Louis Lowy's version of the incident contradicts Young's testimony in almost every respect. Lowy is the proprietor of a paint and wallpaper store at 1884 East 79th Street, located near Young's apartment building. Lowy's Dalmatian is a pet, not a "watch-dog." At approximately 5 p.m., Lowy closed his store and walked with his dog towards his automobile which was parked on the street near the front of Young's apartment building. Lowy testified that it was impossible for the dog to enter Young's property because the front gate was locked and barred with steel grills. Young stopped Lowy by shouting at him from across the street, "Hey, you son of a bitch, get that f____ dog off the sidewalk." Lowy responded, "Who the hell are you? Since when do you own the city sidewalks?" An argument ensued resulting in physical contact. Young allegedly pushed and shoved Lowy, despite Lowy's pleas for Young to desist. Young pulled his service revolver, pointed it at Lowy and said, "You son of a bitch, I'll kill you." Young then struck Lowy across the face causing Lowy to fall backwards. Lowy testified that his Dalmatian never lunged towards Young; that the dog never at any prior time urinated or defecated on the street or on Young's property; and that the dog doesn't understand the term "sic him." Although the Dalmatian will wander from the confines of Lowy's store, the dog never crosses the street in order to walk to a point as far as Young's property. At approximately 4 p.m., one hour before the incident occurred, Lowy walked his dog to an open field enabling the dog to relieve himself. Lowy denied that he ever swore at Young in profane language.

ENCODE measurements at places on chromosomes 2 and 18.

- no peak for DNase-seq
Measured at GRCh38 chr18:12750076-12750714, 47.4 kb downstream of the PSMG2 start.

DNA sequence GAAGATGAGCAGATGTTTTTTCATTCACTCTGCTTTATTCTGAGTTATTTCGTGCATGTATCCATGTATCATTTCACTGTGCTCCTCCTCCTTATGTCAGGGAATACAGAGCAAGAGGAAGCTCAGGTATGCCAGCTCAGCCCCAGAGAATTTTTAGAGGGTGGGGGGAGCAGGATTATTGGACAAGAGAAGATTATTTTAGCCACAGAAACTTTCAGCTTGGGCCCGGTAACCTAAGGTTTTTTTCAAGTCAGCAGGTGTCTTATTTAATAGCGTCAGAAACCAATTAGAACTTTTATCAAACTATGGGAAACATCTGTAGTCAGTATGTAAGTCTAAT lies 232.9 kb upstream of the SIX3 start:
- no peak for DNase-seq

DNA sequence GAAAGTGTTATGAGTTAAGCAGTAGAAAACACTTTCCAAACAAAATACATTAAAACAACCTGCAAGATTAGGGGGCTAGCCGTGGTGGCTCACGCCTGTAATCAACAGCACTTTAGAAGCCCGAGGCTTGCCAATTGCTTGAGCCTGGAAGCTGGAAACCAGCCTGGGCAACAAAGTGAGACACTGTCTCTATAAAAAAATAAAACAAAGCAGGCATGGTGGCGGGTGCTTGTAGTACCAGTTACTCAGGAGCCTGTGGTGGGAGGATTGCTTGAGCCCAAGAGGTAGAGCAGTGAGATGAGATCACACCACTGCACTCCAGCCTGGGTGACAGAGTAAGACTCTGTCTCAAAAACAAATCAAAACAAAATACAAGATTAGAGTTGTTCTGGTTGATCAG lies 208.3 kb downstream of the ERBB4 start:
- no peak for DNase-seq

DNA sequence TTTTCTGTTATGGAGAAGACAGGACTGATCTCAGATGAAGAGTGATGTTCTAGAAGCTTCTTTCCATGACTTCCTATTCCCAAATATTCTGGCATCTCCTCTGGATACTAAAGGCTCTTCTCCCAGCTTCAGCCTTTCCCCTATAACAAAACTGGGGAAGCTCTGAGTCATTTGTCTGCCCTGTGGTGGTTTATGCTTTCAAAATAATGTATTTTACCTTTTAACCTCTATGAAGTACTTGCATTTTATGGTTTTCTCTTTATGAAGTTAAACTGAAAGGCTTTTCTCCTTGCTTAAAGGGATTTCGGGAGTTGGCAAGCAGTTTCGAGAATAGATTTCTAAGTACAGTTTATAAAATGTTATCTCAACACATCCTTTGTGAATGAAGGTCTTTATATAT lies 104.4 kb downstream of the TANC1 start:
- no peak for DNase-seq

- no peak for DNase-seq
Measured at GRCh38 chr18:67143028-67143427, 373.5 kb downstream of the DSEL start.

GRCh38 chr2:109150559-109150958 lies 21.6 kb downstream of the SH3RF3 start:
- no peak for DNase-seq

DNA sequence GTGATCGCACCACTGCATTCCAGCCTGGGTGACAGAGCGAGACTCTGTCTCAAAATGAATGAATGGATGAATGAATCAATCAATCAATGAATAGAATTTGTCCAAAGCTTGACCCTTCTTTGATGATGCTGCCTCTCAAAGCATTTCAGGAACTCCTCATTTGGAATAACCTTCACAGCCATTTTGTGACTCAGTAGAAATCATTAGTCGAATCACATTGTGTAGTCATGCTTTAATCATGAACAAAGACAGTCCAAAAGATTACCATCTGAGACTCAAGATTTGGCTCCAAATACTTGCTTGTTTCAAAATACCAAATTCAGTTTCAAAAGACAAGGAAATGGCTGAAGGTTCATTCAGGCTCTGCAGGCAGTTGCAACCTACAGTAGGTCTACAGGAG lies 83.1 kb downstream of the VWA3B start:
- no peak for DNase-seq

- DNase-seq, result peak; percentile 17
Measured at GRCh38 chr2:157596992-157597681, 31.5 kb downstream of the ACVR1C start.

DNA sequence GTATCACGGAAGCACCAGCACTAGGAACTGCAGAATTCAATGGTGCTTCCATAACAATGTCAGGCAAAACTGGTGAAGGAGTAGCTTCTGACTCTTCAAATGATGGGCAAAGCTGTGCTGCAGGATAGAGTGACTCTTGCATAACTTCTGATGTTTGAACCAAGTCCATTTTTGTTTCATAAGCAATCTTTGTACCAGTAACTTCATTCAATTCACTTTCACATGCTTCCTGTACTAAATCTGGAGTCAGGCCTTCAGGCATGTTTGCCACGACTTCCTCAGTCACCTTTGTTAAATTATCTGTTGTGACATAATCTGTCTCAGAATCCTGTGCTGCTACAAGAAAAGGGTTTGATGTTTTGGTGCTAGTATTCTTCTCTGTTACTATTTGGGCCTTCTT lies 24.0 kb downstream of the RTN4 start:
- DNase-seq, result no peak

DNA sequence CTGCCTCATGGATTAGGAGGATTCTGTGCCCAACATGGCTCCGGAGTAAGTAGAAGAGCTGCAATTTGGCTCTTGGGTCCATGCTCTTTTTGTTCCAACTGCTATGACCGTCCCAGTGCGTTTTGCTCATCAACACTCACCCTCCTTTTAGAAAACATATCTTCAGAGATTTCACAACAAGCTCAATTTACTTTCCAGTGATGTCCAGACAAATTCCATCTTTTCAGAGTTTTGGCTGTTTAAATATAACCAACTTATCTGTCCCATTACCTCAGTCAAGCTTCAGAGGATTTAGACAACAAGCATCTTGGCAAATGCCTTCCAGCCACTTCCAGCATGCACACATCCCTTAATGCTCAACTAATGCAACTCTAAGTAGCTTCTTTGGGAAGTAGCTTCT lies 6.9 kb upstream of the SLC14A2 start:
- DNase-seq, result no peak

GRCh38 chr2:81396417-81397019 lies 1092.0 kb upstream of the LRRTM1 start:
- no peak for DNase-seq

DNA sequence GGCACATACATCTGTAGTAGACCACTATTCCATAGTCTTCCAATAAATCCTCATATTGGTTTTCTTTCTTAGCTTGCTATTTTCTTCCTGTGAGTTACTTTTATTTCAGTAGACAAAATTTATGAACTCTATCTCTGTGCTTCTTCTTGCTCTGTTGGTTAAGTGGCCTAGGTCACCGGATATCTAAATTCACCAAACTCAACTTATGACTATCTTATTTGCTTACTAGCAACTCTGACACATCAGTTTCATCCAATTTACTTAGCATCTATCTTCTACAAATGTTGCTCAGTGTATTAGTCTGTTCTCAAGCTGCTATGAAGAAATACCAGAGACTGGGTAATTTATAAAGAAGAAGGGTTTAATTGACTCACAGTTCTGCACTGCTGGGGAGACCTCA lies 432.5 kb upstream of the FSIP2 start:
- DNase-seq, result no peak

Both men claimed to have called the police. Once the police arrived, no arrest was made of either Young or Lowy. The police have never impounded Lowy's Dalmatian. On January 18, 1974, one day following the altercation, a complaint was filed against Lowy charging him with disorderly conduct in violation of section 193-1(b) of the Municipal Code of Chicago, which provides: